The Wall Street Journal
is shutting down the bureau that sits at the epicenter of the mutual fund industry. The Journal's managing editor, Robert Thompson, informed staffers Thursday that the paper is closing its Boston office, a move that affects nine reporters.
, who covers mutual funds, is among those affected, according to a Boston-based journalist. It was not immediately clear whether Levitz will be reassigned to another role within the paper.
Besides mutual funds, Journal staffers in Boston cover education and companies in industries such as computer storage and software, retailing and biotechnology.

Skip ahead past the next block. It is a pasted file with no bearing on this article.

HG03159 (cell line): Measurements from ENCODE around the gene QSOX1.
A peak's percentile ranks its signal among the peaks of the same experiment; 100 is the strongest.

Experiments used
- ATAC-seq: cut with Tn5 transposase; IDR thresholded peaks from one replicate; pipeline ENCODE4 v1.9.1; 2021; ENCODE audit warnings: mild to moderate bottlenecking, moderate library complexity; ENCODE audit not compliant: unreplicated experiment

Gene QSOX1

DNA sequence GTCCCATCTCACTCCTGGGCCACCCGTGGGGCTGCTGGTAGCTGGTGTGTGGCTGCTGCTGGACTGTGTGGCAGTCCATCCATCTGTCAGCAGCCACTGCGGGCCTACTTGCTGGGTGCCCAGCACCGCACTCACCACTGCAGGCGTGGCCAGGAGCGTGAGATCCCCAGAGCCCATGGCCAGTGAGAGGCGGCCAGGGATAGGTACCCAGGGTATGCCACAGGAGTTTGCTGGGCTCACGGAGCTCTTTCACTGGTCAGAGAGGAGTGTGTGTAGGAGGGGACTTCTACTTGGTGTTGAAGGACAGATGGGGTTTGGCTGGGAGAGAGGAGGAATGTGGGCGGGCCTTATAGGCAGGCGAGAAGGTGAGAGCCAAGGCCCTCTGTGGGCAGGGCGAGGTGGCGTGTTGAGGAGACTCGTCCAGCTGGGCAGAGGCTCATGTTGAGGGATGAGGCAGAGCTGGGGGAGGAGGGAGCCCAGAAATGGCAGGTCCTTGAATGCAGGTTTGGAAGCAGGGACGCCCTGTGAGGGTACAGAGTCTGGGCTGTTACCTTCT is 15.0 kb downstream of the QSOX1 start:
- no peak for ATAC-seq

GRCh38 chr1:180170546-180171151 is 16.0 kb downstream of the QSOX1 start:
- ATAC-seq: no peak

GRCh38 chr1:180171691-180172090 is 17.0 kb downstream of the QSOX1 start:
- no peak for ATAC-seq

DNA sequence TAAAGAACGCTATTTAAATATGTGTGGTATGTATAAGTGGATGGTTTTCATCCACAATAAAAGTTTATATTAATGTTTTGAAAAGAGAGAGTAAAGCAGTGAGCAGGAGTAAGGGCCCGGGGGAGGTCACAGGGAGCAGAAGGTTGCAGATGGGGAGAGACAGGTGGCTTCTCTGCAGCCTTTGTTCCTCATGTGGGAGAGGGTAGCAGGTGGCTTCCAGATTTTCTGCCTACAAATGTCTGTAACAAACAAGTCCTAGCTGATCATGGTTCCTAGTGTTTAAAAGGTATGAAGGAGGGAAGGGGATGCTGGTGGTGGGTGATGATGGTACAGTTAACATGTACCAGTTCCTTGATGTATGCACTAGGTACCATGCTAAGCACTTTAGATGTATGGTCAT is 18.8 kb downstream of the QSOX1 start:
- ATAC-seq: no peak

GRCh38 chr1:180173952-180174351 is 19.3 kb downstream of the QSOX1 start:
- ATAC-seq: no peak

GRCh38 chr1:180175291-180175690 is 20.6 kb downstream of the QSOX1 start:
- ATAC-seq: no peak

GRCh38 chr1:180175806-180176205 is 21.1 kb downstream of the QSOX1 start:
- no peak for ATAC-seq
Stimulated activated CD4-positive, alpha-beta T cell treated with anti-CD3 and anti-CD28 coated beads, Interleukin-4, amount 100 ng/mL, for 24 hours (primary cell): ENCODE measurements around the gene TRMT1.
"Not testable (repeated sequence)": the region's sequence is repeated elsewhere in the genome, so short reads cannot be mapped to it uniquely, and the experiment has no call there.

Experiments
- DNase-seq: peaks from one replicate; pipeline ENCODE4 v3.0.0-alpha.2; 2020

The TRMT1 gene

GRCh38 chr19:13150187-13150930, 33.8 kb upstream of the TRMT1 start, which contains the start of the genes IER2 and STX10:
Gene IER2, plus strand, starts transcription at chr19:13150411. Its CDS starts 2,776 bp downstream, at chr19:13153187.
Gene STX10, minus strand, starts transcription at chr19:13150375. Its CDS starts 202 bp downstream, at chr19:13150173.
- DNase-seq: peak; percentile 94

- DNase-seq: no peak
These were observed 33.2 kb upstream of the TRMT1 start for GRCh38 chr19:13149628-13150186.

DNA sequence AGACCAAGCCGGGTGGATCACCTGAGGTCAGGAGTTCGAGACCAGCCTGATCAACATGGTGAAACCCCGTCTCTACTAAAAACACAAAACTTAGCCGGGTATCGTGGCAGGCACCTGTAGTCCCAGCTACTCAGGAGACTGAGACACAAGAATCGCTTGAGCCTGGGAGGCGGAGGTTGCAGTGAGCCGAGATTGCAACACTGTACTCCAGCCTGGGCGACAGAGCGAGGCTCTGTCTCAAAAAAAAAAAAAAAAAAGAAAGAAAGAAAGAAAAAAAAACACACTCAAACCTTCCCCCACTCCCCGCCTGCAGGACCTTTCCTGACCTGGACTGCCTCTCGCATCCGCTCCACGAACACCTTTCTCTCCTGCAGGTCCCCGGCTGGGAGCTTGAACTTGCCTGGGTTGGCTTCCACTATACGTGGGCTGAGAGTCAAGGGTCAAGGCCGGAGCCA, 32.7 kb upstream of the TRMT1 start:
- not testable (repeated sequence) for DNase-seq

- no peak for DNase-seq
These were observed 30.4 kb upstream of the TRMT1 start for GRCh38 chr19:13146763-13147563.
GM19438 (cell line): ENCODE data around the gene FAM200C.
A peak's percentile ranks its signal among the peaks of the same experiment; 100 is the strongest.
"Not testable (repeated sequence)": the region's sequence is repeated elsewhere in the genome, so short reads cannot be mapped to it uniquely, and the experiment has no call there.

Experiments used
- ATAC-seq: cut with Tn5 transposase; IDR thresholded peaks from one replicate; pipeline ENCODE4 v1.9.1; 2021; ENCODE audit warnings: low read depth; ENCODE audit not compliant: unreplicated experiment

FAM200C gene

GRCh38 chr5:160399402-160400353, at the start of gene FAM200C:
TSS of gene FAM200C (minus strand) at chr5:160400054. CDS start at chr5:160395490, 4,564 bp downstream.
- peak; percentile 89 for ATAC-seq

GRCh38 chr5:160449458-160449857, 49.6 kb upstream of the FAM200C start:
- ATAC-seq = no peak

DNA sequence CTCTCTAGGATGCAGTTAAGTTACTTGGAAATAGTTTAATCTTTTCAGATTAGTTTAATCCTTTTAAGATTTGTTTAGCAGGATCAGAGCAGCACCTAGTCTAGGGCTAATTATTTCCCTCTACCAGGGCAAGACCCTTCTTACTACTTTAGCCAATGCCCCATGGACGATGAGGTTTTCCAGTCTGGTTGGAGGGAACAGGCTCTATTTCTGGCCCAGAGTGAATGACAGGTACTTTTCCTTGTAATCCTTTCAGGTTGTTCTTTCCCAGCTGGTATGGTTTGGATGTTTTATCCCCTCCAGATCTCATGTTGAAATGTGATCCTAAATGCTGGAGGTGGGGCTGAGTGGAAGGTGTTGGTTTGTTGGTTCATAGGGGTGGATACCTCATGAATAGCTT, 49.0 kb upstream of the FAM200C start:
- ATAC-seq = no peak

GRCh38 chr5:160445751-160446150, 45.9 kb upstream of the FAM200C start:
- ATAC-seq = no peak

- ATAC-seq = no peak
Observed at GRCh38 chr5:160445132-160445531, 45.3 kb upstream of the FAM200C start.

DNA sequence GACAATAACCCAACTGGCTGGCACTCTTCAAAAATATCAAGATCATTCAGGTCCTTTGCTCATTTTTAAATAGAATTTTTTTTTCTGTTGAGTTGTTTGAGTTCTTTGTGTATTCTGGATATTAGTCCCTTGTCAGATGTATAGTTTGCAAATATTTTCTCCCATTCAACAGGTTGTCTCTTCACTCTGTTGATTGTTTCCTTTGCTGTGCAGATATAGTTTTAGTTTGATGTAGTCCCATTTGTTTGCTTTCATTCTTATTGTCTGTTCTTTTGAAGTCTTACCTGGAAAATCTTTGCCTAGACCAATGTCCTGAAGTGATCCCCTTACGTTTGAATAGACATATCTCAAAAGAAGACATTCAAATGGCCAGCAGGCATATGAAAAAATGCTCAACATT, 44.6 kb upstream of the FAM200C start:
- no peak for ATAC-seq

The Journal also has reporters in New York covering the fund industry.
The Boston bureau was closed due to "cost constraints," WSJ spokesperson Ashley Huston told The MFWire
. Affected reporters will be given the opportunity to apply for other positions within the company.
The closing comes on the heels of news that the Wall Street Journal actually increased circulation by 0.61 percent in the six months ended September,
making it the largest U.S. daily newspaper with over 100,000 subscribers more than second place publication USA Today
Dow Jones Newswires and MarketWatch reporters, along with a group of investigative journalists, will stay in Boston.
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